By Cantor Linda Semi
Of all our holidays, I think Passover is the most home-centered one we have. None of the others require us to prepare our homes to the extent of this chag. While Jews have always been open to providing hospitality to the stranger – thanks to our patriarch Abraham – on no other holiday are we commanded to “let all who are hungry come and eat.” This is one of the first dictates in the story we read in our haggadah on seder night.
Shortly, I will be on my way to Israel to spend Passover with my family there. This is the fourth consecutive year I will make the trip and be surrounded by the love and fun of being with family and keeping our traditions going. Most of them have to do with food (is anyone surprised?), but it is part of the chag for us!
Although there are plenty of tasty delights in Israel, some of the items that I had as a child and which my children associate with Passover, are not sold in Israel. So, the annual search has begun for the sugar-laden fruit slices and chocolate-covered raspberry jells! A substantial quantity goes into my suitcase and is eagerly anticipated by my daughter, son-in-law, and grandchildren, as well as their friends who are happy to get these tasty treats from America! The tradition continues; Pesach just isn’t right if my Israeli contingent does not have these sweets.
Of course, no surprise to my B’nai Emunah family, I also carefully bubble-wrap and then secure in Tshirts, a few bottles of slivovitz. It is eagerly anticipated by the adults I will see in Israel and, in addition to our four cups of wine, we begin our seder with a special l’chaim of the tasty plum brandy that is kosher for Passover. By the end of the chag, there seems to be not a piece of candy or drop of slivovitz left. After all, they are part of Passover there. Why should there be any left for the rest of the year?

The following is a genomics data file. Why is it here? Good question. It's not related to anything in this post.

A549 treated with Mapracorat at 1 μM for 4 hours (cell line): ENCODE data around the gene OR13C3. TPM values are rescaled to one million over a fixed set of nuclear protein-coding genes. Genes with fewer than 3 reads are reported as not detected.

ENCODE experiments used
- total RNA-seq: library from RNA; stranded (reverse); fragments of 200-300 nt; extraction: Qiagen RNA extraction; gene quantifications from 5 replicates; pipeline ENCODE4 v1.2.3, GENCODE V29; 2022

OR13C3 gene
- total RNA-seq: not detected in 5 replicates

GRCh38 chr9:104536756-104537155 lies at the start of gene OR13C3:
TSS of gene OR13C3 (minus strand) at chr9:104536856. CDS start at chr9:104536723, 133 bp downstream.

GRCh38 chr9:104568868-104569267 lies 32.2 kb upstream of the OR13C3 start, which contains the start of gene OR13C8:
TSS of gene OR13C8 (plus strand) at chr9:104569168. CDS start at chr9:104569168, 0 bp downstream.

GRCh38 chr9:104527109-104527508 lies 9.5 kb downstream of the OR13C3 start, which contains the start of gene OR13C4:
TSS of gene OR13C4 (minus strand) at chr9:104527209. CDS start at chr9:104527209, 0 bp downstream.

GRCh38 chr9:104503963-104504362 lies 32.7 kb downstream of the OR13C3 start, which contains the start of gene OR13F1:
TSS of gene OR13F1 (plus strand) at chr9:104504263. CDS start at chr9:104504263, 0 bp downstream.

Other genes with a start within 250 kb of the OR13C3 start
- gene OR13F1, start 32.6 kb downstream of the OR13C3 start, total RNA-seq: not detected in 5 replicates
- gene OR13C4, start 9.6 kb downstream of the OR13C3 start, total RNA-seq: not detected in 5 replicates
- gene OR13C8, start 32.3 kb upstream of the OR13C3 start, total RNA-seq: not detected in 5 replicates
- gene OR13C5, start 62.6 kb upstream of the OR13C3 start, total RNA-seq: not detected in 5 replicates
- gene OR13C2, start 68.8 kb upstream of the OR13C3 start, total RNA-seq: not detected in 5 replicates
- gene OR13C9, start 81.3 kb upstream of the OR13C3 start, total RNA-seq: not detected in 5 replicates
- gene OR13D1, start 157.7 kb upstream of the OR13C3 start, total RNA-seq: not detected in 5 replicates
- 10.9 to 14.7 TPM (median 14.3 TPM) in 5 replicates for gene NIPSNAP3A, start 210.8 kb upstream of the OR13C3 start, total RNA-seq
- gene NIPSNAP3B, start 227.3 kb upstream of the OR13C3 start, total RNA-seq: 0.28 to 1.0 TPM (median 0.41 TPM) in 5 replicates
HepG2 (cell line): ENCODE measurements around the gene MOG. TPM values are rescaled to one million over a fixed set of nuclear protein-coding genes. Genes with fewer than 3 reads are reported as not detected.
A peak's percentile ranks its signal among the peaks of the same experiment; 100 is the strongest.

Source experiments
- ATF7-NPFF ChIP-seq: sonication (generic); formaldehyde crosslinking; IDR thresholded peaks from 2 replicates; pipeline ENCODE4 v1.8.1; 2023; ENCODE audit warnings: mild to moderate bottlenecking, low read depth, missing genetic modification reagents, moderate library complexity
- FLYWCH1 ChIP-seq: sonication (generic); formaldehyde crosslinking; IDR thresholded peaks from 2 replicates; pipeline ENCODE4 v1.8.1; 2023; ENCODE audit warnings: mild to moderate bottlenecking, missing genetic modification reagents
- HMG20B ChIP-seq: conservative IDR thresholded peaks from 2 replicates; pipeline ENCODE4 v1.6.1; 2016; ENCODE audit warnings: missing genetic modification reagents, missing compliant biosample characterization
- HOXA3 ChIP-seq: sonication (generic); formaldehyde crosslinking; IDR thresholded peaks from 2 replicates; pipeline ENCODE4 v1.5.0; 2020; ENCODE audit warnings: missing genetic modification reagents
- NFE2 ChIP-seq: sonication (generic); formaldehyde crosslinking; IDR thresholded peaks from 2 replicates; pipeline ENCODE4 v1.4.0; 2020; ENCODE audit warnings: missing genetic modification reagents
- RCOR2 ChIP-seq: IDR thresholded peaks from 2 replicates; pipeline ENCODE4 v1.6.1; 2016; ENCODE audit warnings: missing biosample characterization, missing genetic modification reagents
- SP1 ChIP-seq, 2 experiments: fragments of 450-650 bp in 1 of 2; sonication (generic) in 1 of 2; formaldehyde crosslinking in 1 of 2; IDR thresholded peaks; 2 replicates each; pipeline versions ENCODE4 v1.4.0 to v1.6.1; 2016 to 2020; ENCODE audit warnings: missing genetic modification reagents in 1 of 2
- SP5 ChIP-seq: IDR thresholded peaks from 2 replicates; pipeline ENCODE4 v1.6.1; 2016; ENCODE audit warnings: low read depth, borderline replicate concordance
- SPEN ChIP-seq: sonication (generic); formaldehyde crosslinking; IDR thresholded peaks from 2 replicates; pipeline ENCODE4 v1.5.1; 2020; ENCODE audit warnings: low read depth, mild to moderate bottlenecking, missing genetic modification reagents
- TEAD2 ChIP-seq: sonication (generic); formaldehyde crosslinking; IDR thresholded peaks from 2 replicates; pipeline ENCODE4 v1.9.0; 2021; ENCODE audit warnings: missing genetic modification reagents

Another thing I am shlepping along this year is a canister of Manischewitz matzah meal. I am charged with making the matzah balls and, at home, produce a decently edible item. In Israel, however, I have not been satisfied yet with my final product. Last year was a total disaster by my standards. My son-in-law and his friend, who are partial to “sinkers,” were ecstatic but I couldn’t even choke one down. I have convinced myself that it is the consistency of the matzah meal in Israel that is different from what I use here. So, I am packing the canister and am on a quest to redeem my culinary reputation! These are not the only traditions we have, but they are the most food-centric. The joy of welcoming spring and recalling our people’s greatest quest for freedom gladdens my heart each year as the haggadah is read and wonderful melodies are sung. The important thing is to be with others and to have fun, to question and learn, and realize that Judaism welcomes our being eager and inquisitive in every aspect of our lives.
I hope the tone of this article inspires you to have fun and to seek your own traditions. Search your hearts and minds; be ready to question on seder nights and to learn something new. Be open to what others have to say. Enjoy the eight days! Have a wonderful sweet and happy Pesach.
Cantor Linda R. Semi